Hypertension Channel
Topics
Medications
Quicklinks
Related Channels

Zaroxolyn Warnings and Precautions

It is important to be aware of the risks of taking Zaroxolyn. Warnings and precautions for the drug involve the potential of extremely low blood pressure, possible drug interactions, and the danger of electrolyte imbalances. Prior to taking Zaroxolyn, be sure to tell your healthcare provider about any medical conditions you may have, as well as any medications you are currently taking.

Zaroxolyn: What Should I Tell My Healthcare Provider?

You should talk with your healthcare provider prior to taking Zaroxolyn® (metolazone) if you have:
 
  • Liver disease, including liver failure or cirrhosis
  • Kidney disease or kidney failure
  • Diabetes
  • Systemic lupus erythematosus (lupus or SLE)
  • Gout
  • Fluid or electrolyte problems
  • Any allergies, including allergies to sulfa drugs, foods, dyes, or preservatives.
     
Also, let your healthcare provider know if you are:
 
Tell your healthcare provider about any other medicines you are currently taking, including prescription and non-prescription medicines, vitamins, and herbal supplements.
 

Specific Zaroxolyn Warnings and Precautions

Warnings and precautions to be aware of prior to taking Zaroxolyn include the following:
 
  • The medication may affect electrolytes in the blood (especially sodium and potassium). Therefore, your healthcare provider will regularly check these levels. If you notice any symptoms of a possible electrolyte imbalance, contact your healthcare provider immediately. These symptoms may include:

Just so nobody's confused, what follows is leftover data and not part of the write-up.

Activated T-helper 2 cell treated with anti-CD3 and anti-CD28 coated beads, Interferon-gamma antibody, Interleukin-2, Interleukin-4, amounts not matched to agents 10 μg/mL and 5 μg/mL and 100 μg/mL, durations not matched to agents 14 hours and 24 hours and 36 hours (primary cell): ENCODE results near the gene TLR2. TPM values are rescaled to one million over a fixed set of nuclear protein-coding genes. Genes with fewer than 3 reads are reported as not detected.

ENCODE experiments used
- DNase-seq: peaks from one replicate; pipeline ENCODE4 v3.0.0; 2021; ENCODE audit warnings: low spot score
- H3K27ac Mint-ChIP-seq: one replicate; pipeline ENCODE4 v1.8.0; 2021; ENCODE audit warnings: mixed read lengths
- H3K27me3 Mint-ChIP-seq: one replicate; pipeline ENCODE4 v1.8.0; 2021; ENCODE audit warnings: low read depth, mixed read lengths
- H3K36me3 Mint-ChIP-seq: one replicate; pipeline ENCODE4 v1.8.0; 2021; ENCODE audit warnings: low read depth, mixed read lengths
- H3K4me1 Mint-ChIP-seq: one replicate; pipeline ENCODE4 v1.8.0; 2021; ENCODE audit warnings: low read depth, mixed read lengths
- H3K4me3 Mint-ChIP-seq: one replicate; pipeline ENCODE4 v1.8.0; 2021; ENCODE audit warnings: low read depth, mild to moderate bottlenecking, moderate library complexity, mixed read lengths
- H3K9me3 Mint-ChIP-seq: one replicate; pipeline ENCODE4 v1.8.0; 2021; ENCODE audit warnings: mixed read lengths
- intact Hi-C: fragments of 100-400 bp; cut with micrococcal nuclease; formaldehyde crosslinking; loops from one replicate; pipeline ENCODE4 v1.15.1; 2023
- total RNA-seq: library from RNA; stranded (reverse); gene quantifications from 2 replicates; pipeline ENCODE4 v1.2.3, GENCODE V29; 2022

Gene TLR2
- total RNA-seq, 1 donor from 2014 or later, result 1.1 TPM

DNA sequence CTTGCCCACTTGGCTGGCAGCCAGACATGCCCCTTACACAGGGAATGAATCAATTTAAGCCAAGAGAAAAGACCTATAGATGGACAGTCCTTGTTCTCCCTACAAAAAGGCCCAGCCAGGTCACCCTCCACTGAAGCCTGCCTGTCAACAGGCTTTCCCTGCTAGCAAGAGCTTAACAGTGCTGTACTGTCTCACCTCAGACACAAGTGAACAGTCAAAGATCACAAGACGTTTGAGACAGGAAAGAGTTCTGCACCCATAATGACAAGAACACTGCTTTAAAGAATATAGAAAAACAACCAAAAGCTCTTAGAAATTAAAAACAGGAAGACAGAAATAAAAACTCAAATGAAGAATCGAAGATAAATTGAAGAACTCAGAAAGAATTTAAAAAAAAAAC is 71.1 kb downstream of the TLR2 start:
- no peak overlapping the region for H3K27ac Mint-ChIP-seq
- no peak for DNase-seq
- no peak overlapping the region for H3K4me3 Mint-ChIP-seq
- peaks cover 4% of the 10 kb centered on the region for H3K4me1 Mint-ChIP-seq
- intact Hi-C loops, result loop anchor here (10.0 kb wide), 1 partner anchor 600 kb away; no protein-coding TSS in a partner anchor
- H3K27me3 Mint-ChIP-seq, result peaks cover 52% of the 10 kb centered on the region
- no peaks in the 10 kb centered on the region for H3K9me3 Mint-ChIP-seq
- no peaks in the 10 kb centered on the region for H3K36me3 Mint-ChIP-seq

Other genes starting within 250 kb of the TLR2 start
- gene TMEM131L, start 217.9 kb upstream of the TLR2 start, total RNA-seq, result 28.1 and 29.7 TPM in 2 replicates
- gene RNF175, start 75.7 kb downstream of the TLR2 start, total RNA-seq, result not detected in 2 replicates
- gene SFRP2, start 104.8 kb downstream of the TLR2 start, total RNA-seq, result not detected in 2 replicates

• Dry mouth
    • Thirst
    • Weakness
    • Lethargy
    • Drowsiness
    • Restlessness
    • Muscle pain or muscle cramps
    • Low blood pressure (hypotension)
    • Decreased urination
    • A rapid heart rate (tachycardia) or an irregular heart rhythm (arrhythmia)
    • Nausea or vomiting.
 
  • If kidney problems seem to be getting worse (especially for those who have severe kidney disease), Zaroxolyn should be stopped, as the medication may be causing this.
     
  • Several medicines can interact with Zaroxolyn (see Zaroxolyn Drug Interactions).
     
  • Zaroxolyn can make gout worse.
     
  • If you are allergic to sulfonamide ("sulfa" drugs), you may also be allergic to Zaroxolyn.
     
  • The medication may cause extremely low blood pressure in some people. This is more likely to happen when Zaroxolyn is first started or the dosage is changed. It is also more likely to happen in people who are on dialysis, who have congestive heart failure, who have diarrhea or vomiting, or who have excessive sweating. This is why it is important to drink fluids regularly while taking Zaroxolyn. If you have any possible symptoms of low blood pressure, such as dizziness, lightheadedness, or fainting spells, contact your healthcare provider. If you have fainted, stop taking the drug until you have talked to your healthcare provider. 
 
  • Do not drive, operate any heavy machinery, or perform any other tasks that require alertness until you know how Zaroxolyn affects you.
 
  • Zaroxolyn may cause high blood sugar (hyperglycemia) in people with diabetes or, in some cases, may even cause diabetes in people without a history of the condition.
     
  • The medication can cause systemic lupus erythematosus (lupus or SLE) or make lupus worse.
     
  • Zaroxolyn is considered a pregnancy Category B medication. This means that it is probably safe for use during pregnancy, although the full risks are unknown. Talk to your healthcare provider about the risks and benefits of using Zaroxolyn during pregnancy (see Metolazone and Pregnancy).
     
  • Zaroxolyn does pass through breast milk. Therefore, if you are breastfeeding or plan to start, discuss this with your healthcare provider prior to taking the drug (see Metolazone and Breastfeeding).
     
10 Foods That Lower Cholesterol

Zaroxolyn Medication Information

Referring Pages:
Terms of Use
Advertise with Us
Contact Us
About eMedTV
Privacy Policy
Copyright © 2006-2017 Clinaero, Inc.
eMedTV serves only as an informational resource. This site does not dispense medical advice or advice of any kind. Site users seeking medical advice about their specific situation should consult with their own physician. Click Terms of Use for more information.